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Back in 2014, when the NFL was canvassing Angelenos about the possibility of a return to LA, we thought it was a terrible idea. But six years on, and with two teams now located here in Los Angeles, has anything happened to change our minds?

To answer that question, we’re taking a closer look at the Rams and how their relocation back home has gone.

On-field progress a good sign

When the Rams first returned to LA, everyone had them pegged down as a losing team and the franchise proved us right. Their 4-12 2016 season was the stuff of nightmares that led some to believe that the team was cursed. But they stuck it out and the following season an 11-5 record showed significant improvement.

One Super Bowl appearance only two years after their relocation is a surefire sign that their return has been a resounding success

But no one, and I really mean no one, truly expected the 2018 squad to go 13-3 and all the way to the Super Bowl in 2018. It was an incredible achievement and only a poorly executed defensive display stopped the Rams from vanquishing the Patriots that day.

However, they followed up that inspiring run of form with a pretty average 9-7 season that saw them miss the playoffs. Their backs were to the wall and the were suggestions that McVay had lost his magic touch. But true to their inconsistent season-on-season form, the Rams are back this season with a spark that has them looking good for the playoffs.

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Of course, it's a tough call trying to figure out their long-term prospects for this season. But according to NFL betting odds expert analysts, the Rams actually have the fifth-best chance to reach the Superbowl. Incredibly, they're only behind the Chiefs, the Ravens, the Seahawks, and the Packers. Not even a mention of a Brady-less Patriots in there.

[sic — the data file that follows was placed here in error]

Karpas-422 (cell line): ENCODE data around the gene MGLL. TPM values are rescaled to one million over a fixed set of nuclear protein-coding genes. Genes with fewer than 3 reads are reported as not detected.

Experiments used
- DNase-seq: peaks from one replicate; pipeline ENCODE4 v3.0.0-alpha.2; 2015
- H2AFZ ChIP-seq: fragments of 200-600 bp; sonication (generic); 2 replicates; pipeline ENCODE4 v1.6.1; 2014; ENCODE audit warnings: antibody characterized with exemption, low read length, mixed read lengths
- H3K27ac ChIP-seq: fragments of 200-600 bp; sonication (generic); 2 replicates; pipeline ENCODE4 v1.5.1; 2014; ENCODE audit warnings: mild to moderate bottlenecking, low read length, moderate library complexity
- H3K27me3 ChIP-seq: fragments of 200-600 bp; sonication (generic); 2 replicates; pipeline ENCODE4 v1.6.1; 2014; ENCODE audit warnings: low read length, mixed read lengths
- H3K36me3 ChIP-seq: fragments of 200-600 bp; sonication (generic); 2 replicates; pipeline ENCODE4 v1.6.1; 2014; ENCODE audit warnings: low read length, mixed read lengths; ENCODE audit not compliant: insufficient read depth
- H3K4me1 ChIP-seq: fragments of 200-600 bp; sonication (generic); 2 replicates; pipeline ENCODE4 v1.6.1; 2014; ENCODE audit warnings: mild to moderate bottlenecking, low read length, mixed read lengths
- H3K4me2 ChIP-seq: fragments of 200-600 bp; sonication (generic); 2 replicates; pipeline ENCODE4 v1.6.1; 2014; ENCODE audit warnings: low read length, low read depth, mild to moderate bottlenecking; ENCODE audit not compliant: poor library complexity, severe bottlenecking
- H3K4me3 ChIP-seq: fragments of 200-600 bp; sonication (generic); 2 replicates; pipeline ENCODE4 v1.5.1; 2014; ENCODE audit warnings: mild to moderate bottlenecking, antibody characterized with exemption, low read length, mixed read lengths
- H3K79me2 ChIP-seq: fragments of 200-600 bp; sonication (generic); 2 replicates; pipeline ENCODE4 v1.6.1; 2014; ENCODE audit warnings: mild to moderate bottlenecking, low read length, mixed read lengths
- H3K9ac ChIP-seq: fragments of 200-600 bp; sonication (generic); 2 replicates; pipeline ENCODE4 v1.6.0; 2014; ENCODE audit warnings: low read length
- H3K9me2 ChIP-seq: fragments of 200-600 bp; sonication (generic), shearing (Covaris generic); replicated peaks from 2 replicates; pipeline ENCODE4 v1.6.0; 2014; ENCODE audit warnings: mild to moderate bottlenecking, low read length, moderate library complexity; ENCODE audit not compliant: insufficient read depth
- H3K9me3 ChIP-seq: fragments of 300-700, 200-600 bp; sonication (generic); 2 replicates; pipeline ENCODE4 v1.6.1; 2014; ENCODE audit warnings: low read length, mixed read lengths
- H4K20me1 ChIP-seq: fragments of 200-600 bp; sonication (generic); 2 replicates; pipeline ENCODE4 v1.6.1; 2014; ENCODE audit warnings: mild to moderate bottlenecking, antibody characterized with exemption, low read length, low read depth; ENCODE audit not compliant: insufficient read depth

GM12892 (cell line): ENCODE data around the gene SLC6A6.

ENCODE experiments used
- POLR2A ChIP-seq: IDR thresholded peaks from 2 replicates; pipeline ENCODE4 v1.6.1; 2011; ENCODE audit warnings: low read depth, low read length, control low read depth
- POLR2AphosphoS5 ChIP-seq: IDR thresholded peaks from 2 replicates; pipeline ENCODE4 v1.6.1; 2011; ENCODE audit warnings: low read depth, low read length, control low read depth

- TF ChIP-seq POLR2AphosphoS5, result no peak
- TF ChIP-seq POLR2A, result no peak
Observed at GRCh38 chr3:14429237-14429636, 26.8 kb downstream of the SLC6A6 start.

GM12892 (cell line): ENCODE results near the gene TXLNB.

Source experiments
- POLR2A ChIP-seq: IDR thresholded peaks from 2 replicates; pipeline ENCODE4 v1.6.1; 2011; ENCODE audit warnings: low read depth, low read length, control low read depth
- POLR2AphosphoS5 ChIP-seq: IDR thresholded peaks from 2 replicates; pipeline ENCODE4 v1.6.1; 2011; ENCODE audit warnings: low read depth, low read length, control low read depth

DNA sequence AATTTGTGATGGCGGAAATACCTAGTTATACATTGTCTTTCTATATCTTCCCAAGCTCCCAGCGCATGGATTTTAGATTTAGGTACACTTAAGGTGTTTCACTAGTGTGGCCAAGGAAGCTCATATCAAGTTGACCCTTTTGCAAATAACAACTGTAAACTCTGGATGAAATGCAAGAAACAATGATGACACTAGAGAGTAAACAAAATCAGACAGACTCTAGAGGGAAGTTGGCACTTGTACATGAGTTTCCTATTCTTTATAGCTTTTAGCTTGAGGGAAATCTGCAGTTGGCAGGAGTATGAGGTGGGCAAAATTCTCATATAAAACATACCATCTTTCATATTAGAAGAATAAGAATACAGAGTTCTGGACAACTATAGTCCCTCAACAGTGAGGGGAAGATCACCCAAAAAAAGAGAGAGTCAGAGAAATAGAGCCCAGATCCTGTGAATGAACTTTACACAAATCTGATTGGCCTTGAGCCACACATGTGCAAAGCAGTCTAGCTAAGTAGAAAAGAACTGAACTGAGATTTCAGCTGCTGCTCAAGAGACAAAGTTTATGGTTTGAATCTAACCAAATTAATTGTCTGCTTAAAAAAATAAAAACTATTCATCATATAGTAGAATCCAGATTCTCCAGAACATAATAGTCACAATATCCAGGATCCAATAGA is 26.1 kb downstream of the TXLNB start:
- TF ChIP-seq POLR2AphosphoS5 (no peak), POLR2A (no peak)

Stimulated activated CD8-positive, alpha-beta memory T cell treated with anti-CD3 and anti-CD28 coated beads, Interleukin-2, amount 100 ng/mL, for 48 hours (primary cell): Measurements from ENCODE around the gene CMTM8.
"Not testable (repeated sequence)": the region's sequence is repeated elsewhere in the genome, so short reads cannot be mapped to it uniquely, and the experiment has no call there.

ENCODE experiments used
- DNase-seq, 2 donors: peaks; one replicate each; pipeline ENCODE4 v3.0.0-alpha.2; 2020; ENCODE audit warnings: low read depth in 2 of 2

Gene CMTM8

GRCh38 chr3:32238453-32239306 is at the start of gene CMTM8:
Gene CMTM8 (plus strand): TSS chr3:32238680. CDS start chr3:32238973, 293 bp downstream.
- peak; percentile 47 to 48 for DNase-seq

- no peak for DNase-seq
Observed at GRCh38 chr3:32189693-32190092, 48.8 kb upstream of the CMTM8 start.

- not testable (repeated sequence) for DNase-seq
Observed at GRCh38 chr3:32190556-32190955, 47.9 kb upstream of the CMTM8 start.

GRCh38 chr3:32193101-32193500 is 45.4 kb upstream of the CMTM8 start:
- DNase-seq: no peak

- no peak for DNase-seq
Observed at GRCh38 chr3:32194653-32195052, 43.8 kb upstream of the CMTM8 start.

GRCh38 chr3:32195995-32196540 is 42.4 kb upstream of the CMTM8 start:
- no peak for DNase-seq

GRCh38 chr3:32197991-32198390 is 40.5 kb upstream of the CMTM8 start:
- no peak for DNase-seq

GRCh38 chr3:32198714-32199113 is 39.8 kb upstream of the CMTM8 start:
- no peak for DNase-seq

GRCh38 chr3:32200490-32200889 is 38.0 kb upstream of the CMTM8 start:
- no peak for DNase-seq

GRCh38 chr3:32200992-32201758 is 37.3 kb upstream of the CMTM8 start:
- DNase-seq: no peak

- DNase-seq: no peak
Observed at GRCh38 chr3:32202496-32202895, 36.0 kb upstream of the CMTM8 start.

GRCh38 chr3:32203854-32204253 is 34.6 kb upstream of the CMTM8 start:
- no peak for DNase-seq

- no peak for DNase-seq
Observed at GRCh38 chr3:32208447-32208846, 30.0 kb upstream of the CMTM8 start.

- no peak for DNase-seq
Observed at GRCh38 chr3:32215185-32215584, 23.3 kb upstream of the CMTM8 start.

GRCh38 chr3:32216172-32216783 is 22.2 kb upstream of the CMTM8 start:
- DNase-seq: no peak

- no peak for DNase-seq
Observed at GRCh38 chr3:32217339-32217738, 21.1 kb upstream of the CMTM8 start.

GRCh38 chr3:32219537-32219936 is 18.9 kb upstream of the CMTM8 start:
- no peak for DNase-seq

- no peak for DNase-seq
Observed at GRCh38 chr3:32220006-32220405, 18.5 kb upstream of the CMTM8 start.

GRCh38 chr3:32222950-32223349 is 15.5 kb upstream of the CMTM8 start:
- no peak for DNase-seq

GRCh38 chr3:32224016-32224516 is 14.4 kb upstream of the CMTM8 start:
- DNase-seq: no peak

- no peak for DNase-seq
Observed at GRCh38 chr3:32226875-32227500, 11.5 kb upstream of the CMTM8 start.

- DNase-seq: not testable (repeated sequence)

So while there’s no doubt that the Rams have proved inconsistent at times, one Super Bowl appearance only two years after their relocation is a surefire sign that their return has been a resounding success on the field.

Construction of the stadium has boosted the local economy

Construction of the stadium has boosted the local economy

The return and a boost to the economy

The return of the Rams was rubber-stamped after approval was given for a new $5 billion stadium in Inglewood. The new stadium is believed to have created work for over 22,000 construction workers and it'll provide many full-time positions once it's open.

The SoFi Stadium is a 3.1 million square feet giant, making it the largest stadium in the NFL. It has a seating capacity of 70,240 but can be expanded to seat another 30,000 people and employs in the region of 12,000 people both part-time and full-time. It’s also home to the city’s other NFL franchise, the LA Chargers becoming only the fourth stadium in the NFL to be shared by two teams. In fact, there are only two currently in use, the other being the MetLife Stadium in New Jersey which is shared by the New York Giants and the New York Jets.

But it’s not just a football stadium. Opened in October of 2020, the stadium will host events of all kinds ranging from expos and conventions right through to music festivals and concerts. The line-up for 2021 includes Mötley Crüe with Def Leppard, Poison, and Joan Jett & The Blackhearts in support, Taylor Swift, Guns N’ Roses, and Wrestlemania Hollywood. That’s a pretty impressive line-up for Inglewood.

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The local area has already felt the positive impact and an uptick in revenue since construction began, but now that the stadium is finally open for business, we’ll get to see just how much of a boost this can bring to the local economy. That line-up of booked acts along with the NFL regular season calendar should be enough to banish any doubts about the stadium's economic viability.

So, has it been a success?

So far, we’d have to say yes. The on-field progress combined with the expected economic impact of the stadium in Inglewood would suggest that the return of the Rams is nothing short of unmitigated success. All we need now is another run to the Super Bowl and perhaps a victory parade to complete the comeback story of the decade.